Lawmakers want probe of debit card fees

CHARLOTTE, NC (WBTV) - Charlotte and Bank of America are attached at the hip.

BofA is one of the city's biggest employers, and Charlotte, of course, is headquarters for the nation's largest bank.

They don't call us Banktown for nothing.

But BofA's recent decision to start charging customers five bucks a pop every month they use their debit card isn't going over too well, and customers are quick to share how they feel about it.

"I feel like they're making a whole lot of interest off of our money to begin with, so the fact that they're adding more and more fees on top of the interest charges that they're adding to our credit card's outrageous," says BofA customer AJ Williams. "Ridiculous."

It's not hard to understand why, then, Williams also felt satisfied when she heard the Justice Department could investigate big banks over their new debit card fees.

But in Charlotte we have a vested interest in the health of our big bank. So its important to ask...could a debit card investigation hurt BofA?

Well, if regulators find that banks worked together to raise debit rates, BofA could face fines, and it's already paying big time for its mortgage mistakes.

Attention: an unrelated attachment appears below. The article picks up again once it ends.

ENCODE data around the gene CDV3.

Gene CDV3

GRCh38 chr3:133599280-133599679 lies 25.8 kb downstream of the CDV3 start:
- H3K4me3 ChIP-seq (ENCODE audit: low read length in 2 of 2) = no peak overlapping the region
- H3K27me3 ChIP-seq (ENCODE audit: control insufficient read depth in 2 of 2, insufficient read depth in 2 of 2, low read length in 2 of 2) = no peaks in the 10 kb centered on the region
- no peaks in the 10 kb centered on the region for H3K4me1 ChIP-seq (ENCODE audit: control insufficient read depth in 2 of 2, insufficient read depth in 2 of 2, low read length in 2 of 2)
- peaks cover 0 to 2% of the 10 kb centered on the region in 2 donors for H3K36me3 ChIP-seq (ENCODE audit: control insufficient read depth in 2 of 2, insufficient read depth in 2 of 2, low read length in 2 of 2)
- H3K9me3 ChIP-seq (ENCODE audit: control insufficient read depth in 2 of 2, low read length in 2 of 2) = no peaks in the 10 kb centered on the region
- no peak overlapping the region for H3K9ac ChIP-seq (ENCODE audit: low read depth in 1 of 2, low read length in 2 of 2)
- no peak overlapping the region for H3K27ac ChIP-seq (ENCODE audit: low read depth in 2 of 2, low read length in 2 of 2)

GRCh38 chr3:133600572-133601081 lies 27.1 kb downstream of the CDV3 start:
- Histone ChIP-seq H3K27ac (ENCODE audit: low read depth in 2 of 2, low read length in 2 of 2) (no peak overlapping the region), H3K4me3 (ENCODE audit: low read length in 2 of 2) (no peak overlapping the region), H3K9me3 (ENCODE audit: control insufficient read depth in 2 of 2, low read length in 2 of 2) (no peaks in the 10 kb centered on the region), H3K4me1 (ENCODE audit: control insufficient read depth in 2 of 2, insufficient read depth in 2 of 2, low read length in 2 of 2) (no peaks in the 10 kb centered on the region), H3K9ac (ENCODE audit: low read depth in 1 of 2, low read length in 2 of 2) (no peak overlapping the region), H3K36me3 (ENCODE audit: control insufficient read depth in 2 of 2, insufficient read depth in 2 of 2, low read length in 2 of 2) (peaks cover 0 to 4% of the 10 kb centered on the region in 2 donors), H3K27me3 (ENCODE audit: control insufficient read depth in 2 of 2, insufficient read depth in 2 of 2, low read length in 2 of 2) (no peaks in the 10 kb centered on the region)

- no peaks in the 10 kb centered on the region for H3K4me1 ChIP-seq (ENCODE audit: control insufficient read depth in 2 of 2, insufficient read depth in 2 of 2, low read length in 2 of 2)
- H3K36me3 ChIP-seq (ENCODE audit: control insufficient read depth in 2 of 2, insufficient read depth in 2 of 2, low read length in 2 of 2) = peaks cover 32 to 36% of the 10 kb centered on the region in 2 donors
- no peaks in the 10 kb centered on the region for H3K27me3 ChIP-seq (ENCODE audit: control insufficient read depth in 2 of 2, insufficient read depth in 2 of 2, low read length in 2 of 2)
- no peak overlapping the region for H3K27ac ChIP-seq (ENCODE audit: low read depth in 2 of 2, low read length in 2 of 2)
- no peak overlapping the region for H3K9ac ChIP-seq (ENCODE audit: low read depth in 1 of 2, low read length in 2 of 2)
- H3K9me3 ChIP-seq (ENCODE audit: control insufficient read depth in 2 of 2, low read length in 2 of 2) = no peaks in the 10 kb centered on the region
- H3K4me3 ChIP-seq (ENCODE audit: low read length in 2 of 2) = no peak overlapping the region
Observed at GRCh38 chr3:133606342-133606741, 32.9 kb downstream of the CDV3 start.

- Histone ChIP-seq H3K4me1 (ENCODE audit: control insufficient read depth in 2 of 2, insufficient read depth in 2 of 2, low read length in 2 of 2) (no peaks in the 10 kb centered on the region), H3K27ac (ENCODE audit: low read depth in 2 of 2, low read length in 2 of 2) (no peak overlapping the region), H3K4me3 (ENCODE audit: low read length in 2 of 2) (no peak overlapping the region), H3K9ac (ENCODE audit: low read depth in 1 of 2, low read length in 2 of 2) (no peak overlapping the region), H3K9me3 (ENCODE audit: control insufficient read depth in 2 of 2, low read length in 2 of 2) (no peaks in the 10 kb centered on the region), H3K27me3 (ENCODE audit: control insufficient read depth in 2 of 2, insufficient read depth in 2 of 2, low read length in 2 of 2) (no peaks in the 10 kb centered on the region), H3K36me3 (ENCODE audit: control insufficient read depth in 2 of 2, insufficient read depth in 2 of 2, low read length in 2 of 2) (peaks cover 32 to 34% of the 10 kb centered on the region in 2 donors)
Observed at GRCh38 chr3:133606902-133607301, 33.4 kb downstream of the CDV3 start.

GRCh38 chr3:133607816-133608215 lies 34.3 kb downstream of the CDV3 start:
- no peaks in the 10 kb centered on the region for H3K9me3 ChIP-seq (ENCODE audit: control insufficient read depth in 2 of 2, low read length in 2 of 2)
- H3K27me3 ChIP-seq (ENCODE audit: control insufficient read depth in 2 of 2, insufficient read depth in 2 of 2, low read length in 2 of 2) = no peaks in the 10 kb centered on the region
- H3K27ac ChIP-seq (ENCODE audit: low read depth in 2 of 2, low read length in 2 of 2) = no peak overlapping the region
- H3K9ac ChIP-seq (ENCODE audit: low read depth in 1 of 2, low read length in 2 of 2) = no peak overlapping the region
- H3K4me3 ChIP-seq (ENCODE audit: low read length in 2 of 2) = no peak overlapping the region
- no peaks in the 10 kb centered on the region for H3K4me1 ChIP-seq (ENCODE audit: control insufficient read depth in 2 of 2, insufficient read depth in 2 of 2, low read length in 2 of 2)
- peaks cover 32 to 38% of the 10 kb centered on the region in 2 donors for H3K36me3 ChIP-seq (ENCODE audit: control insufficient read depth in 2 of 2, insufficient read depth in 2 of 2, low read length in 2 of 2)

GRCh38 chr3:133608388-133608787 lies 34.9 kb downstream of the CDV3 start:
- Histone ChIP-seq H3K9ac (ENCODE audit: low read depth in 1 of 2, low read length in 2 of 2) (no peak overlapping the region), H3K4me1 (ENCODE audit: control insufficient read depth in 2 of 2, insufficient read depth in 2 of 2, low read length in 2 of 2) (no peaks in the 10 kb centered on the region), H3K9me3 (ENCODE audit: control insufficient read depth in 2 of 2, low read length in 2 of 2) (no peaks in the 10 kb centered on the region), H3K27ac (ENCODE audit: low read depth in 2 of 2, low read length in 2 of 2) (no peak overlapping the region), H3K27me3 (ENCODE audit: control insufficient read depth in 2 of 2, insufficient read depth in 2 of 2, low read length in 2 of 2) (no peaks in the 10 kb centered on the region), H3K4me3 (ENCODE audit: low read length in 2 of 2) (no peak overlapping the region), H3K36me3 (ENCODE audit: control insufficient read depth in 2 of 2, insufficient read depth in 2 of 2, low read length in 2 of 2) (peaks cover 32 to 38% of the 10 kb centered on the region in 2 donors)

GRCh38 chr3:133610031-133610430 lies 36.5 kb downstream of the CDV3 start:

That's one reason why the bank says the new debit fees are necessary for it to remain profitable. But would losing them sink the ship? Hardly. BofA would probably just raise other rates. Doing that though, would anger its customers again.

And that might be the real danger right now.

"I will not do business with Bank of America," one customer told us as she stood in line at her new financial institution - Charlotte Metro Credit Union. "I'm not going to tolerate all the fees."

"I would definitely consider changing to a smaller bank," adds Williams.

This debit drama will take a while to play out. In the mean time, how can you avoid paying?

Pick a bank that doesn't charge for debits, like Ally.

Or you could go back to using credit cards.  But if you're trying to take a stand, experts say that might not be the best way.

"They get paid either way," explains financial expert Peter Dunn. "They get paid whether you use your debit card now or your credit card. And they'll make more money if you use your credit card and don't pay it off the way you should."